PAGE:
Three Black Governors Since Reconstruction—Who Have They Been?
(Blogger’s Note 3/7/12—Four years fater this post was written, there have still been only three black post-reconstruction governors. Mr. Paterson is no longer Governor of New York. He did not run for reelection in 2010. Also, Mr. Wilder is no longer Mayor of Richmond. Governor Patrick won reelection as Governor of Massachusetts in 2010. Maybe somebody reading this post can be the next black governor, or will work hard to elect such a person.)
Newly inaugurated New York Governor David Paterson is America’s third black post-reconstruction governor.
Who are the other two black governors in American history and who is Mr. Paterson?
It was only relatively recently that any U.S. State elected a black governor.
It is often difficult to elect a black to statewide office.
Douglas Wilder was elected Governor of Virginia in 1989 and served the one term a Virginia Governor is permitted.
Here is what it is says about Douglas Wilder and Virginia in the 2008 Almanac of American Politics—
In the 1980s, three moderate Democrats were elected governor–Charles Robb in 1981, Gerald Baliles in 1985, Douglas Wilder in 1989–because they no longer represented an attempt to impose a labor-liberal agenda on an unwilling Virginia, and because they argued they could use government effectively to improve education and build Virginia’s economy. Wilder’s election was a national breakthrough, a successful attempt by a black politician to campaign and govern on equal terms. His fiscal conservatism, which resulted in sharp spending cuts in the early 1990s, like his elegant manners and thick Richmond accent, echoes Virginia’s elitist and libertarian tradition; his insistence on the rule of law helped him win election as Richmond’s mayor in 2004.
You can make of that what you will.
The following description of Mr. Wilder is from the Virginia Historical Society—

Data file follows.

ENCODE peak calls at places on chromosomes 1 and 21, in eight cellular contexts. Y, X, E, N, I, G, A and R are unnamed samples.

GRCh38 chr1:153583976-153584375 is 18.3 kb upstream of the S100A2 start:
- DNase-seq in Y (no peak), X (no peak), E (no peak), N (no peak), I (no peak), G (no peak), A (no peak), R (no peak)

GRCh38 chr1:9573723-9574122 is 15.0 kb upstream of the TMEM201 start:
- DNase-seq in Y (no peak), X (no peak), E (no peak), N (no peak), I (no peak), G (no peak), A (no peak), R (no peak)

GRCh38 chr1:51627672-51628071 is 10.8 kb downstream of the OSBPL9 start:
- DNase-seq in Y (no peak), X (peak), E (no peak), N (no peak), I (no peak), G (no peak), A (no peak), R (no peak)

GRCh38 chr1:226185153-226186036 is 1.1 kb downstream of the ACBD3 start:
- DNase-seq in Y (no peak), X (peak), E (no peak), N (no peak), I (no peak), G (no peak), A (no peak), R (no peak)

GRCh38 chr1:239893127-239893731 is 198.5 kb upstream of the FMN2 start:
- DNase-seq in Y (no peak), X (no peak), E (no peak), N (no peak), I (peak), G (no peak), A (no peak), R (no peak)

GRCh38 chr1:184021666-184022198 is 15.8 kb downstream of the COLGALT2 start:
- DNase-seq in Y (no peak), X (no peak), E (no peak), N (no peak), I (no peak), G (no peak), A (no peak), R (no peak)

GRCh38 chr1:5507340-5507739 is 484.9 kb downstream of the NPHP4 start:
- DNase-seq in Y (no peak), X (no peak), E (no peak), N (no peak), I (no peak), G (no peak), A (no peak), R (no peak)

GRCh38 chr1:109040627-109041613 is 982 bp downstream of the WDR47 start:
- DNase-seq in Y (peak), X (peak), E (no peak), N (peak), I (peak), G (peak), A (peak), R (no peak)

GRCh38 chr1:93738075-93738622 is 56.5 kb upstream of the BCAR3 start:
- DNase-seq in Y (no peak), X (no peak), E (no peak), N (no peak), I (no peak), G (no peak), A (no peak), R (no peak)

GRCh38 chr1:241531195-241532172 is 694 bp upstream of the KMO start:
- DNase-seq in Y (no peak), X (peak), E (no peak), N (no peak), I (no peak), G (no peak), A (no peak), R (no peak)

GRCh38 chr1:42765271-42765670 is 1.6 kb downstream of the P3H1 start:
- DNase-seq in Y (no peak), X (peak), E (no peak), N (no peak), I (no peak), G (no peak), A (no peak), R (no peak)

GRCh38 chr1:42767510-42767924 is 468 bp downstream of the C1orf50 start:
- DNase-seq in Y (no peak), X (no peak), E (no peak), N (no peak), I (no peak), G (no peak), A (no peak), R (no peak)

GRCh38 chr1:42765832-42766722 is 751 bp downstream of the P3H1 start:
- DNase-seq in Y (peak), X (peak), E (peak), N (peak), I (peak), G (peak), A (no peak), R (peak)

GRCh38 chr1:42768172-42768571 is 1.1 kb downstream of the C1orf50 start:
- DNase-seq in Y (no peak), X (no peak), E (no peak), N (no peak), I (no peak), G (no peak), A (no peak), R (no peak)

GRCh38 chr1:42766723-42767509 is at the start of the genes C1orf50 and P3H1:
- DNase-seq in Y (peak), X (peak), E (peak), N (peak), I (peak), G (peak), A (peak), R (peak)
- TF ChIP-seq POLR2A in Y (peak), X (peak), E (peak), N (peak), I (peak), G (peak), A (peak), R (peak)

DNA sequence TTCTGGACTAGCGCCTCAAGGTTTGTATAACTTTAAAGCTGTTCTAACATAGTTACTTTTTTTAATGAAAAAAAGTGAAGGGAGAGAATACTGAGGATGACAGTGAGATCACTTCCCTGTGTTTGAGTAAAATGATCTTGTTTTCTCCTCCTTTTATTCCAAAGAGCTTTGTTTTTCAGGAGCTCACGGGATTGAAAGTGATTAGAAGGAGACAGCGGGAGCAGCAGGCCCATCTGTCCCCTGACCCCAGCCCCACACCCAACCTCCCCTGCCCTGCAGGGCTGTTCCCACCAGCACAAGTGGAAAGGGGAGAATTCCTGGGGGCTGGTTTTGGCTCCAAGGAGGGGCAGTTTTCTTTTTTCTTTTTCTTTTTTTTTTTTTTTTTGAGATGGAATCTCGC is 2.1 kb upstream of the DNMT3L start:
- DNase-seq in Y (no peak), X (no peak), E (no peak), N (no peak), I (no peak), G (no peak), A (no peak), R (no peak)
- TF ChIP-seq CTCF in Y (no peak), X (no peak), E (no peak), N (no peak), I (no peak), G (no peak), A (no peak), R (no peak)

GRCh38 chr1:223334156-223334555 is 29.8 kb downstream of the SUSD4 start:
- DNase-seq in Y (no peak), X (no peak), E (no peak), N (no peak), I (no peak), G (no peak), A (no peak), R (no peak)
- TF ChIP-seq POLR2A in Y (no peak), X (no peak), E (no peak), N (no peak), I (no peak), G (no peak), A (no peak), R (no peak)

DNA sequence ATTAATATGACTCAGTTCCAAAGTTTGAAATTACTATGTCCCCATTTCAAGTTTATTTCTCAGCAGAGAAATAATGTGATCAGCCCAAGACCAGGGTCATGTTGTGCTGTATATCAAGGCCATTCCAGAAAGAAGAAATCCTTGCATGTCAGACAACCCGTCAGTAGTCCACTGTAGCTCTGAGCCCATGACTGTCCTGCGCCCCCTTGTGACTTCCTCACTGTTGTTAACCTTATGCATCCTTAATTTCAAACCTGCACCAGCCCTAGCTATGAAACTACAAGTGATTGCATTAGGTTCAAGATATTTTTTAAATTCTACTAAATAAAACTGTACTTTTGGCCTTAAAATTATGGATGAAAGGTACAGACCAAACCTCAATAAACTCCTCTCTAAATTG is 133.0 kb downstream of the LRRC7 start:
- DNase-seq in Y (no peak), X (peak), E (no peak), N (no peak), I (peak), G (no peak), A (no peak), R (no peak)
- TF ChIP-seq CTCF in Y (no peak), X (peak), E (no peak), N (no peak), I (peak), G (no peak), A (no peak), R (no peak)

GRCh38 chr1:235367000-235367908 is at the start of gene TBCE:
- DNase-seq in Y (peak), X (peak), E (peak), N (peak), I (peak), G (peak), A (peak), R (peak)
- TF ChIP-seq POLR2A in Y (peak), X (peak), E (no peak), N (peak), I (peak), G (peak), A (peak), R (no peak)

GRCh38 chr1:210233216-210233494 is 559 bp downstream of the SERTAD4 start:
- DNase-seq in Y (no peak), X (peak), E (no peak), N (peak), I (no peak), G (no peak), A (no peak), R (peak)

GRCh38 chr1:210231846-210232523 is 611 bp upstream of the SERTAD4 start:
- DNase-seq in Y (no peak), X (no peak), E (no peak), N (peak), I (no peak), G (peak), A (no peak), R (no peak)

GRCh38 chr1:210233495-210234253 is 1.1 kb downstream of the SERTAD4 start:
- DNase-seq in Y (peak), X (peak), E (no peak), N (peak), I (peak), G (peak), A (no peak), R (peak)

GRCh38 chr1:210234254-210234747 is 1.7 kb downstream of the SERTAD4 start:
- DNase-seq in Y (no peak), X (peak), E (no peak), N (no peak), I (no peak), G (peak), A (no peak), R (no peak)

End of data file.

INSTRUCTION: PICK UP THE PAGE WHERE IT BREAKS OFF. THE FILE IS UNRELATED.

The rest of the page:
Lawrence Douglas Wilder was born on January 17, 1931, in Richmond, Virginia. The grandson of slaves, he was named after abolitionist-orator Frederick Douglass and poet Paul Laurence Dunbar.
Wilder attended Richmond’s racially segregated public schools—George Mason Elementary and Armstrong High School. In 1951, he graduated from Virginia Union University with a degree in chemistry. He served in the army during the Korean War, during which he won the Bronze Star for heroism in combat. After the war, Wilder returned to Richmond and worked as a chemist in the state medical examiner’s office. Using the benefits provided under the G.I. Bill of Rights, he studied law at Howard University in Washington, D.C. He received his degree in 1959 and after passing the bar in Virginia established his own law firm, Wilder, Gregory, and Associates.
In 1969, Wilder entered politics, running in a special election for the Virginia state senate. He won and became the first African American state senator in Virginia since Reconstruction. Wilder spent ten years in the General Assembly and was recognized as one of its most effective legislators.
Mr. Wilder is the current Mayor of Richmond, Virgina. Here is his homepage as Mayor.
In Massachusetts, Deval Patrick was elected in 2006 as the second black Governor.
Here is information about Governor Patrick from the Almanac.